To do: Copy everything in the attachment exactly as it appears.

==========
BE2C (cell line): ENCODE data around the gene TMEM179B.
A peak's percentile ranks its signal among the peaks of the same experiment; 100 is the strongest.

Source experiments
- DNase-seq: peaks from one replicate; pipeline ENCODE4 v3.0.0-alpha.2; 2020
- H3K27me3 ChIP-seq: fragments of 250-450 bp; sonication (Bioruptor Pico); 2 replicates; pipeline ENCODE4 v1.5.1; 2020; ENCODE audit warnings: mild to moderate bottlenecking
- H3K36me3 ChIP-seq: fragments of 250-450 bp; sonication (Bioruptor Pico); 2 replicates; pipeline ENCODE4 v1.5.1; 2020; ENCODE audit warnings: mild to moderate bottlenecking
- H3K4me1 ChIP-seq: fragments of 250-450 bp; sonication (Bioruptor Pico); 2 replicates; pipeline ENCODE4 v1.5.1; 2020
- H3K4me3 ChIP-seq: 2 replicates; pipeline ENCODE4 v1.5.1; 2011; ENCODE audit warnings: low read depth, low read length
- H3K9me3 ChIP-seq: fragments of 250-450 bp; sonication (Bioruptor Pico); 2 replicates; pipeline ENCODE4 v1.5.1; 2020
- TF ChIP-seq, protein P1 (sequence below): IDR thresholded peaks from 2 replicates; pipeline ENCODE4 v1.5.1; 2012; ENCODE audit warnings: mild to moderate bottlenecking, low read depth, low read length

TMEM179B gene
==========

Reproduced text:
BE2C (cell line): ENCODE data around the gene TMEM179B.
A peak's percentile ranks its signal among the peaks of the same experiment; 100 is the strongest.

Source experiments
- DNase-seq: peaks from one replicate; pipeline ENCODE4 v3.0.0-alpha.2; 2020
- H3K27me3 ChIP-seq: fragments of 250-450 bp; sonication (Bioruptor Pico); 2 replicates; pipeline ENCODE4 v1.5.1; 2020; ENCODE audit warnings: mild to moderate bottlenecking
- H3K36me3 ChIP-seq: fragments of 250-450 bp; sonication (Bioruptor Pico); 2 replicates; pipeline ENCODE4 v1.5.1; 2020; ENCODE audit warnings: mild to moderate bottlenecking
- H3K4me1 ChIP-seq: fragments of 250-450 bp; sonication (Bioruptor Pico); 2 replicates; pipeline ENCODE4 v1.5.1; 2020
- H3K4me3 ChIP-seq: 2 replicates; pipeline ENCODE4 v1.5.1; 2011; ENCODE audit warnings: low read depth, low read length
- H3K9me3 ChIP-seq: fragments of 250-450 bp; sonication (Bioruptor Pico); 2 replicates; pipeline ENCODE4 v1.5.1; 2020
- TF ChIP-seq, protein P1 (sequence below): IDR thresholded peaks from 2 replicates; pipeline ENCODE4 v1.5.1; 2012; ENCODE audit warnings: mild to moderate bottlenecking, low read depth, low read length

TMEM179B gene